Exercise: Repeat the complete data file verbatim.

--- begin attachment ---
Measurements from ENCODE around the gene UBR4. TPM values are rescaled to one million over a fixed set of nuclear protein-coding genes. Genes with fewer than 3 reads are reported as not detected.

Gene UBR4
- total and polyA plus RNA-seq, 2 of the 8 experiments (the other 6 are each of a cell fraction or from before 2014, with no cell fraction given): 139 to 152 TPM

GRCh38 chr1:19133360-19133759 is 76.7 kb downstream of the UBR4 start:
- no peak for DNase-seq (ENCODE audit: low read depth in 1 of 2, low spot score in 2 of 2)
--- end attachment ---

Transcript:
Measurements from ENCODE around the gene UBR4. TPM values are rescaled to one million over a fixed set of nuclear protein-coding genes. Genes with fewer than 3 reads are reported as not detected.

Gene UBR4
- total and polyA plus RNA-seq, 2 of the 8 experiments (the other 6 are each of a cell fraction or from before 2014, with no cell fraction given): 139 to 152 TPM

GRCh38 chr1:19133360-19133759 is 76.7 kb downstream of the UBR4 start:
- no peak for DNase-seq (ENCODE audit: low read depth in 1 of 2, low spot score in 2 of 2)